Changes in telehealth reimbursement and federal relief funding might not be enough to bolster many primary care practices during the COVID pandemic.
Low patient volume and inconsistent reimbursement are hampering cash flow, resulting in furloughs and layoffs, according to a survey of 1,000 primary care clinicians in 48 states and Washington D.C.
Most clinicians (89%) report large decreases in patient volume, and 57% say that less than half of their visits in the last week were reimbursable, according to the survey from the Larry A. Green Center in partnership with the Primary Care Collaborative that was conducted April 17-20 to measure the impact of COVID-19 on practices.
A majority of respondents are using video for less than 20% of their visits (43%) or not at all (14%). Instead, 44% of respondents are using the telephone for the majority of their visits. Two-thirds of clinicians (65%) report they have patients who can't use virtual health as they have no computer or Internet.
“The picture in primary care remains grim,” said Rebecca Etz, Ph.D., co-director of The Larry A. Green Center and associate professor of family medicine and population health at Virginia Commonwealth University. “Clinicians are under siege, especially financially, and the burdens on patients are only getting heavier. Yet staff on the health care front lines continue to heroically respond to their patients.”
The Centers for Medicare and Medicaid Services (CMS) made sweeping, but temporary, changes to telehealth reimbursement policies and agreed to pay for virtual visits at the same rate as in-person visits while the coronavirus emergency remains in effect. As of March 30, CMS is now allowing more than 80 additional services through telehealth.
But physicians have complained that reimbursement is lower for audio-only telehealth visits compared to audio and visual telehealth visits. And, under current CMS rules, any diagnosis made during an audio-only visit with a patient cannot be used for risk adjustment purposes.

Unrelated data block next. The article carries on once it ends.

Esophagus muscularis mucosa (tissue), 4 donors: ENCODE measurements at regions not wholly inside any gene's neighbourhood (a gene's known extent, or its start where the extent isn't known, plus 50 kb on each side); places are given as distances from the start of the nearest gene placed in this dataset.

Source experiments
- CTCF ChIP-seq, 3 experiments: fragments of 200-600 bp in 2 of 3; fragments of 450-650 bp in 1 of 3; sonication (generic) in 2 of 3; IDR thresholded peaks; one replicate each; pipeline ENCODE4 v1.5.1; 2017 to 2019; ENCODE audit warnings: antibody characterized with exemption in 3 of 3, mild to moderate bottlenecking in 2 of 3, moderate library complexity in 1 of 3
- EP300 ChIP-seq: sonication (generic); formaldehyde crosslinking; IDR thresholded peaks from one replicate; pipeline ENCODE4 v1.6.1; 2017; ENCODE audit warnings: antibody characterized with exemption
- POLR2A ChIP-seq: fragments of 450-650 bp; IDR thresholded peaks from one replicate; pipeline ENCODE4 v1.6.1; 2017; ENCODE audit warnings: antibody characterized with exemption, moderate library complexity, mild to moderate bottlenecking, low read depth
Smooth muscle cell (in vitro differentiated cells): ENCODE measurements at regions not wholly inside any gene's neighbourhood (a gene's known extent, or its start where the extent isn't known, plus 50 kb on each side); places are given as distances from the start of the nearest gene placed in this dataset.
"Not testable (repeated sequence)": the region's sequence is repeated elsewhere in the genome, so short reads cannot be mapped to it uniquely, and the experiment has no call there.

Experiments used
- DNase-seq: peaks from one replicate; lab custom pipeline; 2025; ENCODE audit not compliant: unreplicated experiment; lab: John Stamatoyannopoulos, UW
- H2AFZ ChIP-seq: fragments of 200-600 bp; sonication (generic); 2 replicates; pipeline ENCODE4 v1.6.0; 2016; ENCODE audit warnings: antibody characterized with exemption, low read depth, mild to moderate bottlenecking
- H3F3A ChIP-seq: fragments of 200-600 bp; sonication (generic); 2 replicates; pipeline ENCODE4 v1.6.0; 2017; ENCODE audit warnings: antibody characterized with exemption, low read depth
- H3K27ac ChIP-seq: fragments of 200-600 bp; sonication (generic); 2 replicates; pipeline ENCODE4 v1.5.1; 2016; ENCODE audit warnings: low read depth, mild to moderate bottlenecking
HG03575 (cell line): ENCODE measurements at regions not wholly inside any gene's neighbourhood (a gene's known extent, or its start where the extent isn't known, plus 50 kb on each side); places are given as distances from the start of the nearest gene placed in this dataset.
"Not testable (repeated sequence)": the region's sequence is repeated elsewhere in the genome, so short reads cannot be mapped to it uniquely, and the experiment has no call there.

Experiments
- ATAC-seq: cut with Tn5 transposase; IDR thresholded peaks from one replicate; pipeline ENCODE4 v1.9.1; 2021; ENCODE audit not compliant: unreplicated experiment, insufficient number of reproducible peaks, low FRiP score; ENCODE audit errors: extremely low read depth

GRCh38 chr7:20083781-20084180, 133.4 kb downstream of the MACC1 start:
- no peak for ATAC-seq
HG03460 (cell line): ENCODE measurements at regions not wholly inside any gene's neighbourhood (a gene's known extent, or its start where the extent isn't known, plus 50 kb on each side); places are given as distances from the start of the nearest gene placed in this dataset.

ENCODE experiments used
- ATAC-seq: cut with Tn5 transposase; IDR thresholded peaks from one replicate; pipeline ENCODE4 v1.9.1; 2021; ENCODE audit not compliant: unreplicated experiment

"Reimbursement rates for telehealth do not equal an in-person visit and should," a clinician practicing in Pennsylvania said.
"Older patients have no or limited access to the internet and devices. Reimbursement for visits low or non-existent to date," said another clinician in Arkansas, according to the survey.
Survey raises doubts on readiness to reopen
The survey results underscore that the country does not seem to have good information about the prevalence of COVID-19, raising questions about whether it is safe to resume the economy, according to the Primary Care Collaborative.
Despite some policymaker statements that testing is adequate, reports from frontline primary care clinicians indicate that one-third have no testing and 50% do not have adequate personal protective equipment (PPE) that makes testing possible.
Over half of respondents (54%) report the use of “used and homemade PPE."
The survey also found that many primary care offices, where testing of many Americans would take place, are on the brink of financial collapse; 42% say they need to lay off or furlough staff.
“The stimulus package just passed by Congress must direct at least some of the funds to primary care testing and PPE,” said Ann Greiner, president and CEO of the Primary Care Collaborative. “Policymakers also need to provide relief to primary care practices immediately to assure that the nation’s front door to health remains open to address patients with varied social, behavioral, and clinical needs and to help assure Americans that it is safe to return to work and school.”
The pandemic’s financial strain on practices is continuing, and current stopgaps are not enough, according to primary care leaders.
"Only a small amount utilizing telehealth. Office could potentially close. We have not been able to sign up for Cares due to bank site crashing," said one clinician in Pennsylvania, according to the survey.
Another clinician in Colorado said, "Large furloughs for front desk staff, all employees have lost their employer paying into retirement accounts, no clear path to reopening clinic for more in-patient visits—we are encouraging most patients to schedule by telehealth."
Practices also are serving patients with increasing COVID-19-related health burdens—particularly among those who have lost employment or have pre-existing mental health concerns.
Clinicians report that those patients, along with those who have weak social supports, including the elderly, are at a particularly high health risk.
Primary care physicians are increasingly concerned about patients deferring care due to COVID.
"I worry about chronic illness unattended as a result of lack of access to 'non-essential' care. I am imagining that next year we will be seeing increasing morbidity and mortality from cancers undetected, blood pressures out of control, etc.," a California clinician said, according to the survey.